Landmark win buoys reversal in Trojans' soccer fortune

North Catholic boys put end to Quaker Valley section streak

November 25, 2020 Cranberry Local Sports

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Brendan Shantz (5) celebrates with his North Catholic boys soccer teammates. Celebrations were few and far between for the Trojans several years ago before a dramatic turnaround in fortunes. North Catholic has gone 80-16-6 over the last five seasons and has a WPIAL title and an appearance in the PIAA championship game on its resumé.

CRANBERRY TWP — A landmark turnaround capped by a landmark win.

So it goes with the North Catholic High School boys soccer program.

The Trojans' 2020 season recently ended with a 2-1 loss to Mount Pleasant in the WPIAL Class 2A quarterfinals. It marked the program's fifth consecutive trip to the playoffs.

North Catholic was 13-2-1 this year, including a late-season 3-2 win over Quaker Valley that ended the Quakers' 55-game section unbeaten streak and handed the Trojans the section championship.

But things weren't always that prosperous.

North Catholic was 2-15 overall — winless in section play — in 2013, the year the new high school opened in Cranberry Township. The program was a combined 13-81 over its last seven years in Pittsburgh.

“It was down for a long time,” current Trojans coach Aaron Kelly said of the program. “But I took over a pretty good situation when I came in.

“That was due to the hard work and diligence of Jordan Wiegand.”

Wiegand was North Catholic's coach when the new school opened. The Trojans' first three years in Cranberry resulted in a combined 11-38-1 record, including 4-28 in section play.

The fourth year — Wiegand's last as head coach — produced a 19-4-1 record and a section championship. Kelly took over the following year.

The program's been a winning one since.

“We got an influx of talented soccer players dedicated to getting better,” Kelly said. “It just took off.”

Kelly's first year as head coach resulted in a WPIAL championship and a trip to the state title game, where the Trojans dropped a 3-2 overtime decision to Camp Hill.

Ben Esser, a senior midfielder from Adams Township, was a freshman on that championship team and played a lot due to a teammate going down.

Esser was a co-captain on this year's team.

“I learned a lot about what it took to be a leader that year,” he said of his freshman season. “We had a strong junior class on that team that came back to lead us as seniors the following year.

“Even though we weren't able to get back to the WPIAL championship, the program hasn't really slowed down since.”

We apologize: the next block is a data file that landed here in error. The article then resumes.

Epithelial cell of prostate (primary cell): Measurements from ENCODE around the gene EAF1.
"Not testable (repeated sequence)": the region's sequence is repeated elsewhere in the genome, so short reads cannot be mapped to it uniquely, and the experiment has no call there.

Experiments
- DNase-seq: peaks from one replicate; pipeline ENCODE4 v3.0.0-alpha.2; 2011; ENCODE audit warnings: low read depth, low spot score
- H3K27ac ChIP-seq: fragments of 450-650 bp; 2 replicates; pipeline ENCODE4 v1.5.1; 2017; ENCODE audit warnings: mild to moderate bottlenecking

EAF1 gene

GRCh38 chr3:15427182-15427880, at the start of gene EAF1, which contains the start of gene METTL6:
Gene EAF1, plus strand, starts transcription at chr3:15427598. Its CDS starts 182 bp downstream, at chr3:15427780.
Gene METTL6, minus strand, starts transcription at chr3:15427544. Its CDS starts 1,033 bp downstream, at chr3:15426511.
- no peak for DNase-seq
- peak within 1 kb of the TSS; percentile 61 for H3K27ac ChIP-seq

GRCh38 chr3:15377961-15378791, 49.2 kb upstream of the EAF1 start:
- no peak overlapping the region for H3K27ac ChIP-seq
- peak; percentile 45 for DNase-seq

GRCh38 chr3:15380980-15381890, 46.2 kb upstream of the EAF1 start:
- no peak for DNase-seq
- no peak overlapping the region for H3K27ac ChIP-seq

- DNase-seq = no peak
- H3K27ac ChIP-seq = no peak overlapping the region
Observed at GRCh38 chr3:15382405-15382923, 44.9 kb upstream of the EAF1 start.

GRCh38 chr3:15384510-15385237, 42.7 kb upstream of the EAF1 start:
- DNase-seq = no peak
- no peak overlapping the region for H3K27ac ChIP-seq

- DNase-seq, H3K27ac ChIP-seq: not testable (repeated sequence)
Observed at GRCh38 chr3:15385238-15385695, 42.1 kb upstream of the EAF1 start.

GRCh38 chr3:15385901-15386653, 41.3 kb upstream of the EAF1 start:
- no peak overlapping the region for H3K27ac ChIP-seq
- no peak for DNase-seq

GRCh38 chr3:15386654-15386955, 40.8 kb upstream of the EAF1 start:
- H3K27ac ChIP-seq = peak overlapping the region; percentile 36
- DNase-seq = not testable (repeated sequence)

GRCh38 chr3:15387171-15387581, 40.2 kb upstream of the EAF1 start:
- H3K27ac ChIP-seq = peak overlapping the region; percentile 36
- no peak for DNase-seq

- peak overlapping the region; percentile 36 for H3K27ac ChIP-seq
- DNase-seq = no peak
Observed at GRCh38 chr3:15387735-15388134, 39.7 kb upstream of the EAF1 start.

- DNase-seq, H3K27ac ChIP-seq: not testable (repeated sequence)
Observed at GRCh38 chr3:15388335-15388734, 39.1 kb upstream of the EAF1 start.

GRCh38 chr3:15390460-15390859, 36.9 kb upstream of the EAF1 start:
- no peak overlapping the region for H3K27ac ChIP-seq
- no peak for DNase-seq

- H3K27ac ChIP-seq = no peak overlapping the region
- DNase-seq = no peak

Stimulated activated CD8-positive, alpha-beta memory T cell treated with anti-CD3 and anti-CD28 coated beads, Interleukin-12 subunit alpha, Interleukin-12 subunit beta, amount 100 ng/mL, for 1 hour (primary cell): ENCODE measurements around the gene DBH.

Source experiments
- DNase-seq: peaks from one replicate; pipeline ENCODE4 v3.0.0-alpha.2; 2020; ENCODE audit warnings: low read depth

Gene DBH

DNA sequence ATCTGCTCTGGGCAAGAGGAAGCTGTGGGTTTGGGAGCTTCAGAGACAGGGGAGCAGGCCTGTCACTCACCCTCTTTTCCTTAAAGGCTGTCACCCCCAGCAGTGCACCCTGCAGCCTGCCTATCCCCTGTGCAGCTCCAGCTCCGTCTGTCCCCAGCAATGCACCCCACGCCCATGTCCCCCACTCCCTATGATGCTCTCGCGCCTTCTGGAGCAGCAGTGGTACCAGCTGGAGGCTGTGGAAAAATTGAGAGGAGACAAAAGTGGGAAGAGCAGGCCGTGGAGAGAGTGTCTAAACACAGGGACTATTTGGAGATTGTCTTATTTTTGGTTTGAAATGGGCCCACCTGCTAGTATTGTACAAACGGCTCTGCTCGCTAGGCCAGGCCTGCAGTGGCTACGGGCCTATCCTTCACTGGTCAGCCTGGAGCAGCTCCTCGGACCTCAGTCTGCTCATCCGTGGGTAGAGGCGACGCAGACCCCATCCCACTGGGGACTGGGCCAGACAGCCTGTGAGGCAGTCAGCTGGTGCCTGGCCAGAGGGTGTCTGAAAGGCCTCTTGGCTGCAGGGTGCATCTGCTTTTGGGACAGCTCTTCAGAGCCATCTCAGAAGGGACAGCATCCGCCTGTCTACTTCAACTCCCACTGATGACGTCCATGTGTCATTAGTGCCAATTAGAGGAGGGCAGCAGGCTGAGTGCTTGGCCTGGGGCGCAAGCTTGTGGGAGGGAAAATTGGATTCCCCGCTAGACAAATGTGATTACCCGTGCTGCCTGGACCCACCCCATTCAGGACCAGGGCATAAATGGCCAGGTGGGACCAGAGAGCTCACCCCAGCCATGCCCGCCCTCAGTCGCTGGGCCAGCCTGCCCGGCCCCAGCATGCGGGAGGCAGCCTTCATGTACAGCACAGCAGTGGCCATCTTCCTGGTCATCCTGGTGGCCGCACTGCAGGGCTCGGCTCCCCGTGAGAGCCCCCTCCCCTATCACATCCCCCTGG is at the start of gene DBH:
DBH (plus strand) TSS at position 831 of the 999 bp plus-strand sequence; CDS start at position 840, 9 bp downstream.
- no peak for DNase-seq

North Catholic is 80-16-6 over the past five seasons — despite not pulling in many players from public school soccer programs.

“Almost every public school in this area has an excellent soccer program,” Kelly said. “We're just not going to get those kids.”

Dylan Greggs, a junior midfielder, led the Trojans with 15 goals this year. Dom DeZort, a stellar hockey player, came out for the soccer team as a senior this fall and netted 13 goals.

Esser attended St. Kilian in Cranberry Township and played youth soccer there. Fellow co-captain Brendan Shantz, a senior defender, attended elementary and middle school in the Avonworth School District and played soccer there.

“We have a pretty diverse team,” Esser said. “I played soccer with some of our guys at St. Kilian and a lot of the others were my competitors on other teams in the Diocese. We have a few public school kids, too.”

Shantz believed the success of North Catholic's team his freshman year helped set the program up for future success.

“That run we had my freshman year, it helped facilitate the team bonding, for sure,” he said. “The seniors we have now, we're inseparable in school.

“We've always had a good core group that makes sure everything and everyone meshes well.”

While the Trojans did not realize championship gold this year, they did realize a monumental win.

“Beating Quaker Valley was huge for us,” Shantz said. “They were state champions last year and are such a revered program. We tied them earlier in the year, so we felt like we could beat them.”

Kelly agreed.

“Tying and beating such a storied program ... it kind of shows where we're at right now,” he said.

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John Enrietto

John Enrietto

I graduated with a Journalism degree from Ohio University in 1979. I started at the Eagle on August 24, 1997. My awards include 2nd place in feature writing from Ohio Associated Press (while working for the Steubenville Herald-Star), media award from Lernerville Speedway and 3rd place in a Pennsylvania AP contest for story feature.